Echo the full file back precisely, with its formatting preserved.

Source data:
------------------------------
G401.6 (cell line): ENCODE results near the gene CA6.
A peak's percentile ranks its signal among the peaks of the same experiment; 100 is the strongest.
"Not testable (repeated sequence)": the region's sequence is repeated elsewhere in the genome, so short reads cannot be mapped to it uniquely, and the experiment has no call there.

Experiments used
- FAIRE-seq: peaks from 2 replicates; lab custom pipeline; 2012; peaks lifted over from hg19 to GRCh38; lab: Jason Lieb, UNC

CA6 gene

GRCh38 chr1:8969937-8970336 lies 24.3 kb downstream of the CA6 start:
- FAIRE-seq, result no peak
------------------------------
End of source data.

G401.6 (cell line): ENCODE results near the gene CA6.
A peak's percentile ranks its signal among the peaks of the same experiment; 100 is the strongest.
"Not testable (repeated sequence)": the region's sequence is repeated elsewhere in the genome, so short reads cannot be mapped to it uniquely, and the experiment has no call there.

Experiments used
- FAIRE-seq: peaks from 2 replicates; lab custom pipeline; 2012; peaks lifted over from hg19 to GRCh38; lab: Jason Lieb, UNC

CA6 gene

GRCh38 chr1:8969937-8970336 lies 24.3 kb downstream of the CA6 start:
- FAIRE-seq, result no peak